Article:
Finally its complete, we have the 54 page document ….the business plan for Jamii Bakery, my head is full of break-even analyses and marketing strategies with location, location, location whizzing around my head.  We all worked hard on this, although very much aware of the fluid nature of this plan and the need for it to constantly evolve it has been important to get it all down on paper.  We have a generous Kenyan donor for the land and the building for the bakery and have been patiently waiting for the parcel of land to process to begin building. However the process of buying land in Kenya has many hurdles, checks and steps to ensure a “clean” piece. Fortunately our friend on the case is meticulous and has been through the many checks necessary on multiple occasions before.  After planning out the dates for the remaining clusters we have until the beginning of April 2014 living in Kenya.  Although we will be coming back on short term visits to Kenya, we want to get things going before we leave,  however we don’t want to unwisely rush things or cut corners but to be as efficient as possible with the time remaining.  The ongoing land processing and advise from our visiting bakery consultant has led us to think of other ways to launch Jamii Bakery.  Our plans now are to start smaller with a central simple bakery and no cafe, we plan to open booths in target population areas, one by one offering a selection of baked goods, fresh fruit smoothies, Kenyan tea and proper coffee.  We plan to commence the pilot outreach healthy living workshops in December. These will provide education on eating and lifestyle choices accompanied by a practical lesson in baking using a charcoal stove (Jiko). More on this later…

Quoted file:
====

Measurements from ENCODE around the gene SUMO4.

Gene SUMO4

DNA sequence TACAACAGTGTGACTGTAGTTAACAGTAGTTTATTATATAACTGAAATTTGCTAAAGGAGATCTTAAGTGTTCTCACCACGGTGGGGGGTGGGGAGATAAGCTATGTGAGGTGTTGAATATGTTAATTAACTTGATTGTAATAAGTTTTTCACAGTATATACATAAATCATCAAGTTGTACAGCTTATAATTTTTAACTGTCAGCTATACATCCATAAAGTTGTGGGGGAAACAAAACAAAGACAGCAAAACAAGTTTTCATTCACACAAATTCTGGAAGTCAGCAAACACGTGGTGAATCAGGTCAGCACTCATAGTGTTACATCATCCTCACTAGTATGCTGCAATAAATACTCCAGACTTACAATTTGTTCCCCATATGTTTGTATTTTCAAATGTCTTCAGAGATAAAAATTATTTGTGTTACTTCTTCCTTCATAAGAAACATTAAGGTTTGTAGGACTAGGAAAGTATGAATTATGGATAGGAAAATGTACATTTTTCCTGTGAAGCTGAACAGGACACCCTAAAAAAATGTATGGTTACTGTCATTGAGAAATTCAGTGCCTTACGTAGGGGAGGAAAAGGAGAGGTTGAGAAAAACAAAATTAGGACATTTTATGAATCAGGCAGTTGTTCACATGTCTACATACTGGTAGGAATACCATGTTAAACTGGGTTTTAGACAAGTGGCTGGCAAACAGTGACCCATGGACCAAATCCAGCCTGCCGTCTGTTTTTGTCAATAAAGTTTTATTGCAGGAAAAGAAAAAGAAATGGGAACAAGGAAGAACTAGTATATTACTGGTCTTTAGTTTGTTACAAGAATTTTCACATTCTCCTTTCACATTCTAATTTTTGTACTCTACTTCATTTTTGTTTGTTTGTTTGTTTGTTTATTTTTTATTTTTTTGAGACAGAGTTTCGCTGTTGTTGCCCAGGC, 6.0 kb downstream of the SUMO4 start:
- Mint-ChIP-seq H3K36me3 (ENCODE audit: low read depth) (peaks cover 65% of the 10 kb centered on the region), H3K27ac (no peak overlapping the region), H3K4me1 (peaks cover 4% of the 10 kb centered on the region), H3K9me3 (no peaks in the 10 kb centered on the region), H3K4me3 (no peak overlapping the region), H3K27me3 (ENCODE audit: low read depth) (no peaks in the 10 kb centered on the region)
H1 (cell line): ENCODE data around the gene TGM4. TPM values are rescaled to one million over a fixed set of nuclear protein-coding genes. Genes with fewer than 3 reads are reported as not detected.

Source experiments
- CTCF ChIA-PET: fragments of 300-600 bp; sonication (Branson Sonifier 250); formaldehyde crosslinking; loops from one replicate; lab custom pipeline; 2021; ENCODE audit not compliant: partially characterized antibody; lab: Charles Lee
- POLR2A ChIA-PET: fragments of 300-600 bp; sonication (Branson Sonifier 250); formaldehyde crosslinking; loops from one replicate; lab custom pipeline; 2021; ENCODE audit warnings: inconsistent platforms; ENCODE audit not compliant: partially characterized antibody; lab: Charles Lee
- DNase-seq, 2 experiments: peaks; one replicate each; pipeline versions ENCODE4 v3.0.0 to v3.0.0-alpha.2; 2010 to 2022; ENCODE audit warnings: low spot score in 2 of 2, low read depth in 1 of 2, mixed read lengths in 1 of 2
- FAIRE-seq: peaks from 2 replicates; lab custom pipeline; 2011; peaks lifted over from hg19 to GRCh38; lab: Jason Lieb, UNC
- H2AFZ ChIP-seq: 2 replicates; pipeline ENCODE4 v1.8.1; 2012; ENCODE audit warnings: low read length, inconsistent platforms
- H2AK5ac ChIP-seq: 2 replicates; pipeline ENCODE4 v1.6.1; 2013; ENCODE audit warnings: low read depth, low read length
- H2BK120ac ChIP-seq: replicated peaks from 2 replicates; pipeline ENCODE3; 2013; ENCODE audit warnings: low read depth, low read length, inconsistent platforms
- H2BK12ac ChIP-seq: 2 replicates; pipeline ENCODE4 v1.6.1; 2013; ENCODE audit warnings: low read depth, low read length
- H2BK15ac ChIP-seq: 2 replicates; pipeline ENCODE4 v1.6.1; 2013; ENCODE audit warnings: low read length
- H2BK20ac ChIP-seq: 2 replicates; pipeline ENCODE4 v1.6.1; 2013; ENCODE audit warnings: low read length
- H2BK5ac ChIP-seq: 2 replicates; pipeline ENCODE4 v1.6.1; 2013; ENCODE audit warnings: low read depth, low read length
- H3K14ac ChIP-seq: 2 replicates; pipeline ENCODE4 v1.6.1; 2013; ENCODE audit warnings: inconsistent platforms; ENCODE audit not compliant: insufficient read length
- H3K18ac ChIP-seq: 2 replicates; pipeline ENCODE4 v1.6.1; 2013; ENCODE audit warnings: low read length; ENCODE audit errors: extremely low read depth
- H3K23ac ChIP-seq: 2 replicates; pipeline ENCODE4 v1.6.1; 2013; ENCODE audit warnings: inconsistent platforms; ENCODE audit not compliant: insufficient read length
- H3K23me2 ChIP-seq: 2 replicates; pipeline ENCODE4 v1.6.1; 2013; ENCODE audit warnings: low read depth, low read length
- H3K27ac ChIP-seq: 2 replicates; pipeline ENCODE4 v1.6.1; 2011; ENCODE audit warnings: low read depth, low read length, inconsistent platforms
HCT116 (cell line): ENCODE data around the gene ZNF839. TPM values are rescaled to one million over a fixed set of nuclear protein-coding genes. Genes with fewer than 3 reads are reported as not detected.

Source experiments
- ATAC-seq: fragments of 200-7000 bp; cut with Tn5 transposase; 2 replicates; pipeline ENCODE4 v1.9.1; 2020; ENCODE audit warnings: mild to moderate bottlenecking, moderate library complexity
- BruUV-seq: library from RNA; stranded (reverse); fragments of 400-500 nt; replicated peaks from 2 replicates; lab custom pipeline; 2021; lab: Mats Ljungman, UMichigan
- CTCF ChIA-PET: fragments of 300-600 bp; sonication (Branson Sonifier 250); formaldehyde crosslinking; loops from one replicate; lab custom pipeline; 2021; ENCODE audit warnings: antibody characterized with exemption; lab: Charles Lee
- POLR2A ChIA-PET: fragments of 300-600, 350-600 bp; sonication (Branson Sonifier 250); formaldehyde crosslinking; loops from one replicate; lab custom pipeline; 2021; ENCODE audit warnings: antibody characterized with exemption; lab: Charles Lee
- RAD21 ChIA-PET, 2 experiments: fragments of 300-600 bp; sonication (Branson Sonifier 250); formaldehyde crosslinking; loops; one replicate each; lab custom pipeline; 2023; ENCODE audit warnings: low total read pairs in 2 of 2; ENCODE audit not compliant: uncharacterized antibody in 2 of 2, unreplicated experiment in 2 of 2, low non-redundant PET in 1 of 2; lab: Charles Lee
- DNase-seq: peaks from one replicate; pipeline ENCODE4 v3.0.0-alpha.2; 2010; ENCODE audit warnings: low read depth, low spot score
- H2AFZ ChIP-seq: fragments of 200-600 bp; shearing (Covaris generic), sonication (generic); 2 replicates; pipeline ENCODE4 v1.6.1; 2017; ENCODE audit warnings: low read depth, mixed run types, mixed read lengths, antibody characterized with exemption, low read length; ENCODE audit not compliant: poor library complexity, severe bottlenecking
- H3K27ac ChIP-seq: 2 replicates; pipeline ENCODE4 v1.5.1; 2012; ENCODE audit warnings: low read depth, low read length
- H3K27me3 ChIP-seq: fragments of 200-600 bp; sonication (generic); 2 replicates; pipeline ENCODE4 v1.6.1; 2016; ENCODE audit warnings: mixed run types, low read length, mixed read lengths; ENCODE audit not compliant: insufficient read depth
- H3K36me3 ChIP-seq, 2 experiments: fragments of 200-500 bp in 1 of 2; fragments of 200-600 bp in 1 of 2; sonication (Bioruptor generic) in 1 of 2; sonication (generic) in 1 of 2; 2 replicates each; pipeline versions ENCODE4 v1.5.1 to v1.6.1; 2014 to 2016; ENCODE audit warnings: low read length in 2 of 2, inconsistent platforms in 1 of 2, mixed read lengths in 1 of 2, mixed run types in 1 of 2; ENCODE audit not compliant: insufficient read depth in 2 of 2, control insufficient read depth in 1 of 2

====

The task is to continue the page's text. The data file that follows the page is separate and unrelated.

Recipe -Banana Choc and Marshmallow Bonfire Cakes